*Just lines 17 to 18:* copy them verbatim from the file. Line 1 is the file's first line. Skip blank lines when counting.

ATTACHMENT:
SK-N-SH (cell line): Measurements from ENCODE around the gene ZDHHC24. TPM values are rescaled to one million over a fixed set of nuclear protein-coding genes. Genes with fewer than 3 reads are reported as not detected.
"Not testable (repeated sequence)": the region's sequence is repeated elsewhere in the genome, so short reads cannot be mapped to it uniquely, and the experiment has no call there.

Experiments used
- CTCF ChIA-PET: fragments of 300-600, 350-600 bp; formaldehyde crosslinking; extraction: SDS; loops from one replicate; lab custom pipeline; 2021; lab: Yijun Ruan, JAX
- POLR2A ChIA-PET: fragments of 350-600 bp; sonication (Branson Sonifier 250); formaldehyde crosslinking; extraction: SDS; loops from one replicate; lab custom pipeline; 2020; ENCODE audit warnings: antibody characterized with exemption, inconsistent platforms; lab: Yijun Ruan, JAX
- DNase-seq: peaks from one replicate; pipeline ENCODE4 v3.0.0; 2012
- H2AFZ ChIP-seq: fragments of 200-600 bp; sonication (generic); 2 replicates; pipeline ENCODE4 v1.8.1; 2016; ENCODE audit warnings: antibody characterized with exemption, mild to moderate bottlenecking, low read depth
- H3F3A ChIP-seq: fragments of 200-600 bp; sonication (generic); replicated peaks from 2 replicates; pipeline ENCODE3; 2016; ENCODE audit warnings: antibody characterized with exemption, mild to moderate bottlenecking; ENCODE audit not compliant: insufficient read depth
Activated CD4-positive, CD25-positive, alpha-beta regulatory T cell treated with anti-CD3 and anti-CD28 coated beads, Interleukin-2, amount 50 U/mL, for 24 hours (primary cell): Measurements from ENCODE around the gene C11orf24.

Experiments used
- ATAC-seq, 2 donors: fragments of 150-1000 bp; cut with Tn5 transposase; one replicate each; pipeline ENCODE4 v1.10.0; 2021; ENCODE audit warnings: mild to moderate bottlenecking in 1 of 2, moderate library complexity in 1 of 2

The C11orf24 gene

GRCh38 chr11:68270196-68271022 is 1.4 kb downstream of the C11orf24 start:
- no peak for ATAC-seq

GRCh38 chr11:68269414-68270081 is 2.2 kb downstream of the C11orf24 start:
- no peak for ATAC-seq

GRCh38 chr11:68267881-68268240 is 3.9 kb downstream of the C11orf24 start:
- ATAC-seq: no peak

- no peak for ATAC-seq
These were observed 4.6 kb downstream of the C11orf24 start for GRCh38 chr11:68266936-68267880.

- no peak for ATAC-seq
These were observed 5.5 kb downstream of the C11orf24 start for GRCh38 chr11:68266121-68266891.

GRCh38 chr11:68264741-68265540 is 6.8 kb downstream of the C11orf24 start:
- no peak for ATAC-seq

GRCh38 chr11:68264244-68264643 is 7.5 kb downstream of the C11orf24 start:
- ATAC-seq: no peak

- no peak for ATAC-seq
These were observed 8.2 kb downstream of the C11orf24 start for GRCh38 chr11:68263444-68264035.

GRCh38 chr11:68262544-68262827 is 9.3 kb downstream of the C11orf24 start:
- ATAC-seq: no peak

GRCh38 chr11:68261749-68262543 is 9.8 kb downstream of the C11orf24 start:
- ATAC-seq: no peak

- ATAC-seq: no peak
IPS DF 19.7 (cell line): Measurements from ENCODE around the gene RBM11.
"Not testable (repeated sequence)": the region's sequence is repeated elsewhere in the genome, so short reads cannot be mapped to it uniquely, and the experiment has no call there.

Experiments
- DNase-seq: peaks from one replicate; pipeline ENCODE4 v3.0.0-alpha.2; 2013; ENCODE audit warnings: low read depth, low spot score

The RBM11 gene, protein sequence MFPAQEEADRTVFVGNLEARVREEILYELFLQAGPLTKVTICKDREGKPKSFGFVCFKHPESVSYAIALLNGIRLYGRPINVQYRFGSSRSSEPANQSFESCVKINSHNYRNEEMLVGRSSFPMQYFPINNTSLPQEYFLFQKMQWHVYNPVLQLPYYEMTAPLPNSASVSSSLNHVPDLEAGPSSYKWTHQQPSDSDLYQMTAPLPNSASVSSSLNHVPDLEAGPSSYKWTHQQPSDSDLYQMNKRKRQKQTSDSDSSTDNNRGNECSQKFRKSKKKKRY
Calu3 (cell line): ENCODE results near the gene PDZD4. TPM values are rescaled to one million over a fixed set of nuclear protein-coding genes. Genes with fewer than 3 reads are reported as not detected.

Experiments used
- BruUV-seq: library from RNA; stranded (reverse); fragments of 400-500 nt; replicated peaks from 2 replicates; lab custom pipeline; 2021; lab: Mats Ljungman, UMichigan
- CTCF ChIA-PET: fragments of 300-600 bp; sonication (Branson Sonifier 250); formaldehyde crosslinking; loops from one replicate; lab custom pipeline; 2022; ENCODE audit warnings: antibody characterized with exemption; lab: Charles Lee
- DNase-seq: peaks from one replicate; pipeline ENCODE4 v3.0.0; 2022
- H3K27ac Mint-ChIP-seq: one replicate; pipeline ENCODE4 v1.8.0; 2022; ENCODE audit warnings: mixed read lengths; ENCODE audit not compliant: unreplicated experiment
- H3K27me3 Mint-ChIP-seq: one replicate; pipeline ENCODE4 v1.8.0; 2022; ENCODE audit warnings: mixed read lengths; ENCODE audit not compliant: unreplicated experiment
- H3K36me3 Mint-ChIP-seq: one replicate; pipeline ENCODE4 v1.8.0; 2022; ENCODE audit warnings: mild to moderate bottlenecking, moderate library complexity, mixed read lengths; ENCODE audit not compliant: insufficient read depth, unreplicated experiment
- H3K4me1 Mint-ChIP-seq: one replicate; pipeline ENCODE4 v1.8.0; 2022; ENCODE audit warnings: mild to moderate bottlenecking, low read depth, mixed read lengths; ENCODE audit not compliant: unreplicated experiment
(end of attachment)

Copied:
GRCh38 chr11:68267881-68268240 is 3.9 kb downstream of the C11orf24 start:
- ATAC-seq: no peak